It has been accepted for some time (following the decision L’Oréal v eBay) that operators of online marketplaces can be forced to take action to remove listings that infringe trade mark rights and put in place procedures to prevent future infringements. The Court of Justice of the European Union (CJEU) has today issued guidance as to how the decision in L’Oréal v eBay should be applied in the physical world. This decision could have a major impact on those who operate marketplaces.
Delta Center is the operator of ‘Pražská tržnice’ (Prague market halls). It sublets pitches and sales areas to various traders within the marketplace.
Brand owners discovered that counterfeit products were being sold in Prague market halls. They took action against Delta Center and asked the Czech court to order that this company stop renting sales areas to traders selling counterfeit goods.
The Enforcement Directive allows trade mark holders to bring an action against intermediaries whose services are used by a third party to infringe their trade marks. The Brand owners argued that, like the operators of online marketplaces covered by the judgment in L'Oreal v eBay, the operator of a physical marketplace may, pursuant to the directive, be forced in law to bring trade mark infringements committed by market traders to an end and to take measures in order to prevent new infringements.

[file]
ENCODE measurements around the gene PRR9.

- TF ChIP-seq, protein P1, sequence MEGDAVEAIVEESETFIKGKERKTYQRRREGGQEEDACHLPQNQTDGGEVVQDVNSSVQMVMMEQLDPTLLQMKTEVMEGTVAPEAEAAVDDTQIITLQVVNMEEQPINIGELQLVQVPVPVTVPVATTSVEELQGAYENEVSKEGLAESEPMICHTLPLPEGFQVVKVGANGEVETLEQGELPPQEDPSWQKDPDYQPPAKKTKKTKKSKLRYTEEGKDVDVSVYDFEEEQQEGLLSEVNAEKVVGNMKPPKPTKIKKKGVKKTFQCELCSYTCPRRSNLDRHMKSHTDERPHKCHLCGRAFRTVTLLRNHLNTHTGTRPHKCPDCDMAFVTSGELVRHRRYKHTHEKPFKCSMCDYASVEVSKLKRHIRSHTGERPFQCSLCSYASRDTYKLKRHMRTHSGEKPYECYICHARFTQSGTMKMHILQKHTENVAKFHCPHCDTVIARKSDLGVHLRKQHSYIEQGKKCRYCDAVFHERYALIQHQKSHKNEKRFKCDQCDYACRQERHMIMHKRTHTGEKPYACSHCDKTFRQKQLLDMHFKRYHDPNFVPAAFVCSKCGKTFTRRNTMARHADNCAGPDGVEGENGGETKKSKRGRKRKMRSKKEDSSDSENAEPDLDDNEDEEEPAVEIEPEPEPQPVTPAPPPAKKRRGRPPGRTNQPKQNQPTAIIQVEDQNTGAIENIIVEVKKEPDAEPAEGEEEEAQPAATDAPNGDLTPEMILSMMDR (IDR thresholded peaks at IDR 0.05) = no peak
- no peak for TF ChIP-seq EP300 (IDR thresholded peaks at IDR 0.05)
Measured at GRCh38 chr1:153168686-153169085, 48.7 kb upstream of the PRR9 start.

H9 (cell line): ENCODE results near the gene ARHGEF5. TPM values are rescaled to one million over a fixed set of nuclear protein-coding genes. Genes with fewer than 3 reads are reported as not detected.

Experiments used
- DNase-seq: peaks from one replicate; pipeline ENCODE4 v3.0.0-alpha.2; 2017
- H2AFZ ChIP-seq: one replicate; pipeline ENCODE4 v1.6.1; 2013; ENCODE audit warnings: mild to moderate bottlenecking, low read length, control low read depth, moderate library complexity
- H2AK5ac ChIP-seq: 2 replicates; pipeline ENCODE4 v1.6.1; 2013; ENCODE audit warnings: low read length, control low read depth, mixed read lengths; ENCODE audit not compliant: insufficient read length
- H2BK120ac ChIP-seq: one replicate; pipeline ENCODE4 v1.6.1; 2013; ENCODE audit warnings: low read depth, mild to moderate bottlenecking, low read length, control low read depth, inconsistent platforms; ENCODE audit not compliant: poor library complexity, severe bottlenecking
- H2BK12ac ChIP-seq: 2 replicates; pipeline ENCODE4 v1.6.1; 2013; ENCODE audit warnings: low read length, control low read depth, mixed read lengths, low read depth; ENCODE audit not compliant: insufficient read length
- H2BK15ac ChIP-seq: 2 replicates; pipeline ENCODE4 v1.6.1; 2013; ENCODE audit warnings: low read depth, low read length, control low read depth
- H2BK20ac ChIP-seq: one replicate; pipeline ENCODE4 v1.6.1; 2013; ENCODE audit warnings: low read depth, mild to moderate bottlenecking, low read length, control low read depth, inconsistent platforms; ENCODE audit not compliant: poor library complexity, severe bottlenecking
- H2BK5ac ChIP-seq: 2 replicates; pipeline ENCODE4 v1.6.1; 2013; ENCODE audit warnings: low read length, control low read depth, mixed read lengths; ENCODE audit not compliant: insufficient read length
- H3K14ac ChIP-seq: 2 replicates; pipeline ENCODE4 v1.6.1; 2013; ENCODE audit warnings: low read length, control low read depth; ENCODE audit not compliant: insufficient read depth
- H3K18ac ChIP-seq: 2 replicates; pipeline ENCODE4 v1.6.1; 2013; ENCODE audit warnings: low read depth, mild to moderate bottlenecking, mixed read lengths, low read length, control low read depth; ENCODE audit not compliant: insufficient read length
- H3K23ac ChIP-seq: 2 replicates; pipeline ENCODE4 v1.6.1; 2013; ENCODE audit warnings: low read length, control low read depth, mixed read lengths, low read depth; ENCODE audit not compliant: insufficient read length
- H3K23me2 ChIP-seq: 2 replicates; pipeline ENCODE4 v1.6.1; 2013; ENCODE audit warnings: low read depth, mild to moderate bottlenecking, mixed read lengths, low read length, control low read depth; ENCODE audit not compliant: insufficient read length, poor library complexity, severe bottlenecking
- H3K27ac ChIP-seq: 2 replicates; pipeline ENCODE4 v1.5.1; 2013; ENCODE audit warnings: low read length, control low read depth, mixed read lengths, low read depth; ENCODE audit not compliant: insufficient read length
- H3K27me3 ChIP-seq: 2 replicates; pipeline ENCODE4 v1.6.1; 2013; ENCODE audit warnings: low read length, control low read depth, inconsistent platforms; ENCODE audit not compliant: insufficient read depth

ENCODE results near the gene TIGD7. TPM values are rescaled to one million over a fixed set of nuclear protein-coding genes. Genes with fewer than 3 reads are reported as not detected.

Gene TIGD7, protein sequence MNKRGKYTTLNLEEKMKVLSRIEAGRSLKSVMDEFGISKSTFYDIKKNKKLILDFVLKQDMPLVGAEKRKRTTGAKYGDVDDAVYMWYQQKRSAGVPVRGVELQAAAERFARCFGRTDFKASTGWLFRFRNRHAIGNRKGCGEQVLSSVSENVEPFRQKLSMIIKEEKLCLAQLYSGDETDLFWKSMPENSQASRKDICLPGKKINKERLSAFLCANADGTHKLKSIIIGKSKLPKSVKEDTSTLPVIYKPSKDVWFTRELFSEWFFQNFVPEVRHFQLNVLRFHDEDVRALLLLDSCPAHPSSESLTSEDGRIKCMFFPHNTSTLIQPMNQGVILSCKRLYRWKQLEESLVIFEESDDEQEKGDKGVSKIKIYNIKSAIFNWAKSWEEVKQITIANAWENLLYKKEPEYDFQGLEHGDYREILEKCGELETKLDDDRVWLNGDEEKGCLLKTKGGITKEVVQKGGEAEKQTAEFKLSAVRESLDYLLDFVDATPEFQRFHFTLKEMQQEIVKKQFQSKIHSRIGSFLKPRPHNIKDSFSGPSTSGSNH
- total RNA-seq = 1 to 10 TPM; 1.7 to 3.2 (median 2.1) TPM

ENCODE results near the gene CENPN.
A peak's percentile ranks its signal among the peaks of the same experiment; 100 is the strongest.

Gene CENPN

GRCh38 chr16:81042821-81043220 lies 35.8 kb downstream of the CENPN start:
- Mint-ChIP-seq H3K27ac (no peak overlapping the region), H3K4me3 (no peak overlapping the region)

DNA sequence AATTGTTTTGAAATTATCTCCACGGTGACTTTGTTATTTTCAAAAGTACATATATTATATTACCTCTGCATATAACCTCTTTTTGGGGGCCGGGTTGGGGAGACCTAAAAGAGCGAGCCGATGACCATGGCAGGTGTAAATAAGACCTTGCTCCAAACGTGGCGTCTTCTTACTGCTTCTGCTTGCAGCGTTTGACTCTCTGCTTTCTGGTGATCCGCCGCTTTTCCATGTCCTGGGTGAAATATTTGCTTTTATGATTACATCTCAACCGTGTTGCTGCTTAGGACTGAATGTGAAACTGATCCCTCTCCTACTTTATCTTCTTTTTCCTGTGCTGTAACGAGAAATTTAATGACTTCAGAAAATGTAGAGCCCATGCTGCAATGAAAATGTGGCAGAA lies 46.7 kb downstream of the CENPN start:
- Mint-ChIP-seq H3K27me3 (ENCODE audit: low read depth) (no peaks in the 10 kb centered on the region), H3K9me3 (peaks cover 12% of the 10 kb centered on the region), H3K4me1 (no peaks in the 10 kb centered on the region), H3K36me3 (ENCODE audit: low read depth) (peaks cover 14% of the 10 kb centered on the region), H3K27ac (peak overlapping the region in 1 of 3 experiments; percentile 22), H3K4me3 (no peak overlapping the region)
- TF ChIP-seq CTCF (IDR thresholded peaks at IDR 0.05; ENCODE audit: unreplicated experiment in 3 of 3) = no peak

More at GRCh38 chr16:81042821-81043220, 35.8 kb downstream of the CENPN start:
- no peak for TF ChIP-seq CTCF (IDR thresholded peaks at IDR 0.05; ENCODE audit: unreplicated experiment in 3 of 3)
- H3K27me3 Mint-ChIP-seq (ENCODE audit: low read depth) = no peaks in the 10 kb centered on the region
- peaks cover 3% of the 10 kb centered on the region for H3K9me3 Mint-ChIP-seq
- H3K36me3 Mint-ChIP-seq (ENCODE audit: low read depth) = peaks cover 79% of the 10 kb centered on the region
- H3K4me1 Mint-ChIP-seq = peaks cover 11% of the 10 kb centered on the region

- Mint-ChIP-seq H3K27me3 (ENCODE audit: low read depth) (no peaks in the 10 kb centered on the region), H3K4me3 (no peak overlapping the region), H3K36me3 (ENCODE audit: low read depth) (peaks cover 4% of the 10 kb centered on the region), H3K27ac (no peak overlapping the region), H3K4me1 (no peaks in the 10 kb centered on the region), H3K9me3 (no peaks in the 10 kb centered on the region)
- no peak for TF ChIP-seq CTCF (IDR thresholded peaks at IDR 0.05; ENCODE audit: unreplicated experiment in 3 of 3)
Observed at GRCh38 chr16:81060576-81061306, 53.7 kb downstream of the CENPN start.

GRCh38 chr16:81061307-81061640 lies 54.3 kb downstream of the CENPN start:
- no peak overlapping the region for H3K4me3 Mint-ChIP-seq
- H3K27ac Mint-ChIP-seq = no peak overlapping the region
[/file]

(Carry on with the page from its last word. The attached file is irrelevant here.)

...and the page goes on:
The Nejvyšší soud (the Czech Supreme Court) sought guidance from the CJEU as to whether it could order the operator of a physical marketplace to put an end to trade mark infringements committed by traders and to take measures seeking to prevent new infringements.
The Court has held that an operator of a marketplace must be classified as an intermediary within the meaning of the Enforcement Directive. This is on the basis that the operator provides a service to third parties involving the letting or sub-letting of pitches in a marketplace and, therefore, creates an environment in which those third parties can sell counterfeit products in that marketplace. The Enforcement Directive is not limited to electronic commerce.
The consequences of this decision could be far-reaching for operators of physical marketplaces. It follows that operators can be forced to take action to put an end to the trade mark infringements by market traders and to take measures to prevent new infringements. This could include taking steps to put in place procedures to ensure that traders are not selling counterfeit goods; to remove counterfeit products from sale; and to take action to prevent traders who have sold counterfeit goods from being able run pitches.